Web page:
STOCKTON, CA -The U.S. should legalize drugs, undocumented immigrants and kill terrorists while respecting their human rights.
In a nutshell, that’s what former Mexican President Vicente Fox said and repeated during his day-an-a-half stay in Stockton this Friday and Saturday, May 6 and 7, 2011.
Fox was invited by the University of the Pacific’ Latino Pacific Club & Cien Amigos, attending a string of receptions and events, and delivering the keynote speech for Pacific 2011 Commencement Ceremony on Saturday.
In 2000, Fox managed to be the first candidate to wrestle the Mexican presidency from the Institutional Revolutionary Party (PRI) —a monopoly it held for more than 70 years. Although elected as the “president for change” Fox “newness” soon weaned and his administration did not succeed on changing any of the core problems of the southern neighbor: revitalizing the economy, checking endemic corruption and drug cartel’s power. As a matter of fact, statistics suggest the greatest number of Mexican undocumented
immigrant present today in the U.S. left Mexico during his 6-year administration.
Aware he was in Stockton, Fox delivered a “Gran Saludo (Great Salute) to my paisanos (countrymen)” reminding press and attendees how important migrants are to the U.S. economy and wellbeing. “Migrants bring loyalty, capacity, quality, and values for this nation,” he said, “they are my heroes!”
Regarding the immigration stalemate, Fox complained (former) President Bush did miss a great opportunity to have a sensible reform. Decried the Arizona anti-immigrant laws and warned Texas was following a bad example. Insisting immigrants are not a burden, but an asset, Fox proposed that the next generation of U.S. retirees is going to be sustained by them. He also warned the jobs that Mexicans would not fill in the United States, would soon be filled by China or India “and the jobs will leave for the East.”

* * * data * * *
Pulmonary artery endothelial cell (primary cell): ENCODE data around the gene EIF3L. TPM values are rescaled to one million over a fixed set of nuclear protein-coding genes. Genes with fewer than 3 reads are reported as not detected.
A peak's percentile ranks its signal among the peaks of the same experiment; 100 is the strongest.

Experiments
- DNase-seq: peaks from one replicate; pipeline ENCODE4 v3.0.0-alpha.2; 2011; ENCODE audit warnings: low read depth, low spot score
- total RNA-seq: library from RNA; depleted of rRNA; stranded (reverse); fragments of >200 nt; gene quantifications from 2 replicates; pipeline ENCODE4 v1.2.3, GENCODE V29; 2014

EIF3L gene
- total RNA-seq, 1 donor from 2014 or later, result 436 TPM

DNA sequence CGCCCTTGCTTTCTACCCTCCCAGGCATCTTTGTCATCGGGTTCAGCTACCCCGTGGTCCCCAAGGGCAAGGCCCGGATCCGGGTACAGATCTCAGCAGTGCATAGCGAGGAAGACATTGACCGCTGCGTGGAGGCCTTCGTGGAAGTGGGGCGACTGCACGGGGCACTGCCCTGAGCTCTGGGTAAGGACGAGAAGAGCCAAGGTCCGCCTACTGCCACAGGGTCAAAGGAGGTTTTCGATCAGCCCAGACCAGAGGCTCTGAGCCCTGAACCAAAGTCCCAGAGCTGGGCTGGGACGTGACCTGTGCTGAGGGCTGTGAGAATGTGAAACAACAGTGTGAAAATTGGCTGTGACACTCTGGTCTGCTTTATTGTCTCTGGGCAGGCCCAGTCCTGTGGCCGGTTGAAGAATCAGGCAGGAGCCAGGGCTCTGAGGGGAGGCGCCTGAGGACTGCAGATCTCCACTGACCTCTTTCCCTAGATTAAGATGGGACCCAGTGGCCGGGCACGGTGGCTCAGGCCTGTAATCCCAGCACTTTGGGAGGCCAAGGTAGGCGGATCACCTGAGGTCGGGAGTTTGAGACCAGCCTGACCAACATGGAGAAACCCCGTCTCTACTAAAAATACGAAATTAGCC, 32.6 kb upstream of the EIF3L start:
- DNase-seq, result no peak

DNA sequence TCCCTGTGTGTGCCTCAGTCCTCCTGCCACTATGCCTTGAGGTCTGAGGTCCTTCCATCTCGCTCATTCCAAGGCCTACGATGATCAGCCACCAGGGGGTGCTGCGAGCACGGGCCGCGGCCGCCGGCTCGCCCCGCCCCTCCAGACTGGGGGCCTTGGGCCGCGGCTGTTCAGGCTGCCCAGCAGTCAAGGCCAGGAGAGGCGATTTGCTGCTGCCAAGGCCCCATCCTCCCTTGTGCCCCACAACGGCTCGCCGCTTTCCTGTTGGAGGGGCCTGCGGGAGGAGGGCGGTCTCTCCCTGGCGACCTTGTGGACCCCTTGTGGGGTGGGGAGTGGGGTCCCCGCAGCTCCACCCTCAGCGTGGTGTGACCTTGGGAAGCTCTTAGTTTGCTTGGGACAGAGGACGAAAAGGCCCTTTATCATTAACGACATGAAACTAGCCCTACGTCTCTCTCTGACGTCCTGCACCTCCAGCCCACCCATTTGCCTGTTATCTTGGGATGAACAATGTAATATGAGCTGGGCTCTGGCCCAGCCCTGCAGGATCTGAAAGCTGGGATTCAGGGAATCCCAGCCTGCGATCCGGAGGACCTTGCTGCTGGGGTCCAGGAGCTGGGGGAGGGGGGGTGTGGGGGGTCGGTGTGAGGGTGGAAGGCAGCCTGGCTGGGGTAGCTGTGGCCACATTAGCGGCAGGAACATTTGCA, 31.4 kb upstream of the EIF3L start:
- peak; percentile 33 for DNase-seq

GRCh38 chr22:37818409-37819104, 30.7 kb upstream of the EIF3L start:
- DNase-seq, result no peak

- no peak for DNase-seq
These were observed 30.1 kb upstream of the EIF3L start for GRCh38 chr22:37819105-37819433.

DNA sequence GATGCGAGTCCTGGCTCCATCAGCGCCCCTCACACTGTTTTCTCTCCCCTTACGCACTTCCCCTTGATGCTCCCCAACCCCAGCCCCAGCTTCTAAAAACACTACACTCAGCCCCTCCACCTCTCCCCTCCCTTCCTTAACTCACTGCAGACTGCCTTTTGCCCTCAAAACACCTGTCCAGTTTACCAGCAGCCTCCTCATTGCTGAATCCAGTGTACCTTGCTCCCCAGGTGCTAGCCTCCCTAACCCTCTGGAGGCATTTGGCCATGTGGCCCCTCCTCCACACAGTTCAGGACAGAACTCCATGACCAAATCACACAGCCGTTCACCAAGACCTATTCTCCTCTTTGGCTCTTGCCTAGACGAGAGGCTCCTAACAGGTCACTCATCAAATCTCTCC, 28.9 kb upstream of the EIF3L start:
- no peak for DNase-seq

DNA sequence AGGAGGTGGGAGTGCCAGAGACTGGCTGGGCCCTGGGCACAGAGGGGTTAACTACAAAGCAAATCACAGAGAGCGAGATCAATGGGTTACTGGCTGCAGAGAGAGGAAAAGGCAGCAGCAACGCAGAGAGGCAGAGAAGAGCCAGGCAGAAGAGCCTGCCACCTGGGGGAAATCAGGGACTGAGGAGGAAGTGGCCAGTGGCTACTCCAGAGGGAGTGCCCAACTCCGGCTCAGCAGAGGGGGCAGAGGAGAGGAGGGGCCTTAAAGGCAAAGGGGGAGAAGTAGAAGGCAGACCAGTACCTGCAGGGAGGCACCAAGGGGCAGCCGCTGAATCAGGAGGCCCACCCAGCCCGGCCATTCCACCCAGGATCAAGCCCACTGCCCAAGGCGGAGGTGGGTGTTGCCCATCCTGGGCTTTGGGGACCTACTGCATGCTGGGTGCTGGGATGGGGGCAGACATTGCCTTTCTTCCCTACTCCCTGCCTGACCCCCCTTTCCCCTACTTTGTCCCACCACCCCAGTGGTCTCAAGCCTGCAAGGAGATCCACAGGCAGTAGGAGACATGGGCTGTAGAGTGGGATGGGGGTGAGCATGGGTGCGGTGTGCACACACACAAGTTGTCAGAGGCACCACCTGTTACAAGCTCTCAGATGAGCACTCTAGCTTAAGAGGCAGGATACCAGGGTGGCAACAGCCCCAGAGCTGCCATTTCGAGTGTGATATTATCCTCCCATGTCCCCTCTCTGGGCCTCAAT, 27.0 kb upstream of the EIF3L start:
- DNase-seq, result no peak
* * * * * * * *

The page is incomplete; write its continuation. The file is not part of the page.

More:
On the ongoing and bloody Mexican drug war, Fox insisted the U.S. shares the blame for it. He claims the transport, delivery, financing and consuming of drugs “are all done in U.S. territory” and —while praising current Mexican President Calderon for his bravery on taking on the cartels, he criticized his decision to use the Army to do “police work” He insisted the Army repeatedly violates human rights because they are not an institution meant to deal with civilians.
He stressed the root of the problem is that drug use is illegal… if drugs were to be legal and controlled, the problem would go away, he said. “It’s like Prohibition (1920-1933),” he added, “it did not work then, why will it work now?” he asked rhetorically. He cited Portugal’s case, where drug legalization reduced the problem by 25 percent. Finally he said that —although drug consumption is an individual decision— it’s the government duty to educate and inform “the young generations” about the problems they bring.
Asked about Osama bin Laden’s demise, Fox congratulated the U.S. for the success, but forewarned about thinking that by killing the leader, his or her organization will go away. “There are more out there,” he stressed, adding that “any success that is achieved like this (the raid on bin Laden’s home) whether against terrorists or drug traffickers, it’s not complete if human rights are trampled on… I don’t know if bin Laden was given justice or simply was blown off the face of the Earth.”
Not everything were welcomes for the former statesman. Across the University Plaza Waterfront Hotel (formerly the Lexington Plaza) a small contingent of protesters, lead by local activist Luis Magaña, held signs blaming Fox for the last Mexican peasant exodus to the North, and for the corruption that led to the ongoing drug war.